The Caribbean island of Dominica is a beautiful haven for countless locals and expats looking for some peace and quiet. But there's been trouble in paradise in recent days after an American chocolate mogul on the island was charged with murdering two local icons.
Jonathan Lehrer is the owner of Bois Cotlette Estate, one of the oldest surviving estates on the island. Here, cocoa and coffee beans become high-quality chocolate and coffee products for sale. The estate sits adjacent to Coulibri Ridge Eco Resort, which was managed by Canadian entrepreneur Daniel Langlois and his partner Dominique Marchand. On Dec. 1, the bodies of Langlois and Marchand were found inside a burned car near the Coulibri resort. Lehrer faces charges in connection to their deaths.
According to The Toronto Star, Lehrer appeared unbothered in court by the serious allegations. He reportedly even smiled and waved at the alleged hitman, Robert Snider Jr., a local resident originally from Florida.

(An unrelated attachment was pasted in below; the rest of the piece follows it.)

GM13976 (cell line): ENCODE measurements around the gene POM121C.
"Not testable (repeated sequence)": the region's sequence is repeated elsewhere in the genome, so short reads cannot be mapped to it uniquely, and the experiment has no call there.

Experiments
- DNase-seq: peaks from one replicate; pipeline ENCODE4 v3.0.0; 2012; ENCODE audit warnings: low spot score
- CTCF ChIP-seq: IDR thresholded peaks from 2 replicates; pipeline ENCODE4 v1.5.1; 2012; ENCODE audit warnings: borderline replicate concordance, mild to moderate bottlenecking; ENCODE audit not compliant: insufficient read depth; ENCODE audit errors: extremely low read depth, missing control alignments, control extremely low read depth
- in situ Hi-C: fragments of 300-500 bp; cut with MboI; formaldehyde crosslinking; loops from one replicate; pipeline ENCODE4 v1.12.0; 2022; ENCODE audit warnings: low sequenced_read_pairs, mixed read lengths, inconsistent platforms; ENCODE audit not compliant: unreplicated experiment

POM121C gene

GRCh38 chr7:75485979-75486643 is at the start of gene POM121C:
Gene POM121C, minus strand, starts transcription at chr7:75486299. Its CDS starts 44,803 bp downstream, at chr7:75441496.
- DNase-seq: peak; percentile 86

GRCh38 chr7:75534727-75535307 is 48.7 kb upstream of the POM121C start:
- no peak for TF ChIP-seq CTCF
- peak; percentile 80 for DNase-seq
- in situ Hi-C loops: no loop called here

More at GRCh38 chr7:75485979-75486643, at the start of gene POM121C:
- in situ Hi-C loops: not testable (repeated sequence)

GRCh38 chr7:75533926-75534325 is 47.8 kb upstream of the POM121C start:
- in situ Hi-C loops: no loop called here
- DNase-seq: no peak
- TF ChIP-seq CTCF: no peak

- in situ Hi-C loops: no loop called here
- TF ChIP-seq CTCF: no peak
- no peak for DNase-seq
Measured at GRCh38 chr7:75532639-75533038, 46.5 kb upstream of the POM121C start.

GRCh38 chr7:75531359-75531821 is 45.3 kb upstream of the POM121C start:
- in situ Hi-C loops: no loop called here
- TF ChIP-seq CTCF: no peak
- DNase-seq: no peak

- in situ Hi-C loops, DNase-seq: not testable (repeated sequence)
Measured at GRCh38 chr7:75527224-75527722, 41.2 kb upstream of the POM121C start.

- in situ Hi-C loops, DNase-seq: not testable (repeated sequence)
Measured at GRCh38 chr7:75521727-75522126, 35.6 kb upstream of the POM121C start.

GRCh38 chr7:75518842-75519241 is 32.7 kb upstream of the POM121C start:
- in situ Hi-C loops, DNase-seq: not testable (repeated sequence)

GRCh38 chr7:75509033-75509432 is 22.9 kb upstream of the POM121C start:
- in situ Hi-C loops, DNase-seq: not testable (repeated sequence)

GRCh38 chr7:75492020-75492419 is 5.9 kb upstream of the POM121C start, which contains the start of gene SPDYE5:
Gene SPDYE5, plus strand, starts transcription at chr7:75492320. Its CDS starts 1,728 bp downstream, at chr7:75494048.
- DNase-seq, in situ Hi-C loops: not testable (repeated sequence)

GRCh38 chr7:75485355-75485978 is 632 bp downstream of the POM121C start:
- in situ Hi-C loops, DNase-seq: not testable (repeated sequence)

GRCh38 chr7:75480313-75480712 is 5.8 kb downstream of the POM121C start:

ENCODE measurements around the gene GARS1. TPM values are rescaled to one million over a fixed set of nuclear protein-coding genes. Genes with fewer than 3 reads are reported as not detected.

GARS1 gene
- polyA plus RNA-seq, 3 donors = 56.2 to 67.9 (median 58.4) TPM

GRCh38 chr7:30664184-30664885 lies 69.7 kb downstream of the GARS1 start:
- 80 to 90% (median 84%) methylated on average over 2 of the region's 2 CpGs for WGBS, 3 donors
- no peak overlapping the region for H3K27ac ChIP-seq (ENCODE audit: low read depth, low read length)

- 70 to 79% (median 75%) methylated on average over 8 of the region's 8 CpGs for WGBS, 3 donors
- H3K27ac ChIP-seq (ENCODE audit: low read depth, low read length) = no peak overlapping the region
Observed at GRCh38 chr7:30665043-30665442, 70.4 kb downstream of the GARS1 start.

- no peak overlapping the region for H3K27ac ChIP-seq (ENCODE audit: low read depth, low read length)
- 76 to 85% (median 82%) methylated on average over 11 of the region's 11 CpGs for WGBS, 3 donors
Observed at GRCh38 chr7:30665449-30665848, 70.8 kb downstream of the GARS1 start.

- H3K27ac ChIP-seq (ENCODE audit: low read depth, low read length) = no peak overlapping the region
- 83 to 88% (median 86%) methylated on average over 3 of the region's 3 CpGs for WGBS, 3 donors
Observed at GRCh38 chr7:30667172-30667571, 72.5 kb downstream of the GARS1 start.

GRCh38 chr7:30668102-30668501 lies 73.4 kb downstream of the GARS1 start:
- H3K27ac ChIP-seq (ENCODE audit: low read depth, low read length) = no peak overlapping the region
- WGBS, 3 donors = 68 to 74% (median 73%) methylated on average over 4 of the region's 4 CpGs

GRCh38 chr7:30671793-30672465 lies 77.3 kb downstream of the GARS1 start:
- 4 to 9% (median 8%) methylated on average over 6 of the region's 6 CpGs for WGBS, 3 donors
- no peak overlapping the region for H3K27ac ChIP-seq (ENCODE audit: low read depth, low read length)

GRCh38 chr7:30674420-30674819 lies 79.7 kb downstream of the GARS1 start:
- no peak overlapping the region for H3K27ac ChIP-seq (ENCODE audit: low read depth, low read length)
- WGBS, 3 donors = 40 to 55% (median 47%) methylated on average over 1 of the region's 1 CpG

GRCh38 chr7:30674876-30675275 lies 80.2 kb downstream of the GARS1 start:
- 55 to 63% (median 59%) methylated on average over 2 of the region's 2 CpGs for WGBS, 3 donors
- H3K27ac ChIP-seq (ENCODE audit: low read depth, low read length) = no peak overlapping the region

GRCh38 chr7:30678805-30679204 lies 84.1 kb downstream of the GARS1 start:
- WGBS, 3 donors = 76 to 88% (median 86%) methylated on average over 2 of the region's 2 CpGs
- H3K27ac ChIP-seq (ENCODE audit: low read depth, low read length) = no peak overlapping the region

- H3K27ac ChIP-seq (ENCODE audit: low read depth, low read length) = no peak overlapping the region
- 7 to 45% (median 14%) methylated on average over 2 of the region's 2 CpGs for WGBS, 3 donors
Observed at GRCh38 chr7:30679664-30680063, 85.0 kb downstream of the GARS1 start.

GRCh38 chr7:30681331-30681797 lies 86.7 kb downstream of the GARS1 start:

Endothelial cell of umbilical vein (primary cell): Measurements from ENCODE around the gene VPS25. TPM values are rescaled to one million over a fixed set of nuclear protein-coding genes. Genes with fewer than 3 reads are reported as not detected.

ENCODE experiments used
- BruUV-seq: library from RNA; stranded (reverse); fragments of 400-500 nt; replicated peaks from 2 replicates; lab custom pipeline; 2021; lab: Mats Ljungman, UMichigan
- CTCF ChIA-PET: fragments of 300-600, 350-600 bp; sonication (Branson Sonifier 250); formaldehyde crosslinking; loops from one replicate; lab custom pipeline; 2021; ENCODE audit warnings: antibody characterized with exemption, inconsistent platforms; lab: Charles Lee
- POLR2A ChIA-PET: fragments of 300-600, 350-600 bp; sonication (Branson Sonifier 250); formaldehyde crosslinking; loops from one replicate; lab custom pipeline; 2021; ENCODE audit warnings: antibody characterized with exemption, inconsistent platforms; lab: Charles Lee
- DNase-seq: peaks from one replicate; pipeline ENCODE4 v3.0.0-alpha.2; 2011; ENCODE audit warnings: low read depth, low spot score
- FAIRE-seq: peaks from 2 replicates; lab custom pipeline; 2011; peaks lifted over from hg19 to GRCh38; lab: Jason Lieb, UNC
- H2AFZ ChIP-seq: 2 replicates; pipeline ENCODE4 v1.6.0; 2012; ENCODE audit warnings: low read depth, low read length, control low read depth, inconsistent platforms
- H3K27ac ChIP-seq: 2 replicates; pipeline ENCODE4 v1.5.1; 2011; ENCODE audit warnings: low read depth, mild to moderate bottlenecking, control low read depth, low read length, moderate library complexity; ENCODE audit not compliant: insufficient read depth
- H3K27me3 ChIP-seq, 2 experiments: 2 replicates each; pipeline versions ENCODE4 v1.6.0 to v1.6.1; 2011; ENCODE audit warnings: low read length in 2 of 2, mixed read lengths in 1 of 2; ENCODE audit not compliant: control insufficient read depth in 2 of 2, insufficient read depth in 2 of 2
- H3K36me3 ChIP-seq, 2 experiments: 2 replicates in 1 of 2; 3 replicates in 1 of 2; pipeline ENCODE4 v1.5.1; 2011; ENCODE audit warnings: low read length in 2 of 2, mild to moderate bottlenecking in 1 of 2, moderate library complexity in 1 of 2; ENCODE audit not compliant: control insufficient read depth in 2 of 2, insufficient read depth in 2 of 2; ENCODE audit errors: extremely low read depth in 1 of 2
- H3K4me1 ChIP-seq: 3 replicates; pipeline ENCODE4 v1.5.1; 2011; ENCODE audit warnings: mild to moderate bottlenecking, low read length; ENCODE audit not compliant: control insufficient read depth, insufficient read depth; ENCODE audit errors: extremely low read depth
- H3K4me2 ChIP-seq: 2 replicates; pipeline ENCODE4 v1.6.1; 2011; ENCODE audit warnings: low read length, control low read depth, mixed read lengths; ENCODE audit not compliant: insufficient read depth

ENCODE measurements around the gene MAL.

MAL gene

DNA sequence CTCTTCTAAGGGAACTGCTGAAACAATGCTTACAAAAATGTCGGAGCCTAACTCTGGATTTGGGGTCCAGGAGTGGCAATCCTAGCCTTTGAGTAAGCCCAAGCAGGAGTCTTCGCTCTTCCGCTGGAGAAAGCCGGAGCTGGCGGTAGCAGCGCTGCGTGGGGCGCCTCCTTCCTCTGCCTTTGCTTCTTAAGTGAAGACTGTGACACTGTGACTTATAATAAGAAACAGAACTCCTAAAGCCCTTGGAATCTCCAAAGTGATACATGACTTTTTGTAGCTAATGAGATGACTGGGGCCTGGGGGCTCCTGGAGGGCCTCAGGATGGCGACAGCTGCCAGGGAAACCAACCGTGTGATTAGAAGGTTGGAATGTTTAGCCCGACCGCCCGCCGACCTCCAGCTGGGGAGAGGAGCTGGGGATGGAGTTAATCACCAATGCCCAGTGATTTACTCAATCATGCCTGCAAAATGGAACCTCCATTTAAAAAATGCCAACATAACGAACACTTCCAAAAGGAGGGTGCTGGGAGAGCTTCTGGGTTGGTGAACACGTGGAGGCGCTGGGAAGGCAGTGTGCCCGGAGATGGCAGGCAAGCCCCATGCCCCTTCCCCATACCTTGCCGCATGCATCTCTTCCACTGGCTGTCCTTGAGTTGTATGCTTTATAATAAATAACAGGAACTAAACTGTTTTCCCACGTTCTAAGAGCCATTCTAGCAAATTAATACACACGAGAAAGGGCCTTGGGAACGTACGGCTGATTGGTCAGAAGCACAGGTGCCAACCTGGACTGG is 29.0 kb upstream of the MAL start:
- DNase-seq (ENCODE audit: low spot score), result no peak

It wasn't exactly a random act of alleged violence. Lehrer and Langlois were famously embroiled in a years-long feud. Langlois first made his career as an animator; he founded the company Softimage, which created the CGI for iconic movies like Jurassic Park. He sold the business to Microsoft in 1994 for $200 million and eventually moved to Dominica to build up his luxury resort with Marchand.
In 2018, Langlois sued Lehrer over a dispute involving a public road that cuts through the Bois Cotlette estate. According to Dominica News Online, Lehrer blocked parts of the road with boulders, equipment, and trenches, prompting a lawsuit citing damages and interference in Langlois' economic interests. The court sided with Langlois in 2019 and granted his resort guests unrestricted access to the road.
Langlois and Marchand were beloved by locals for their dedication to helping the region. Earlier this year, he received a Meritorious Service Award for working to bolster Dominica’s sustainable development.
"After Hurricane Maria in 2017, he played a crucial role in rehabilitating the Soufriere Primary School with an investment of over EC$1 million,” the school's principal Ericson Degallaire told The Toronto Star. "The quality of work was exceptional, and the school’s solarization ensured uninterrupted electricity—a testament to his dedication."
Lehrer and Snider are expected to be back in court on March 15, 2024.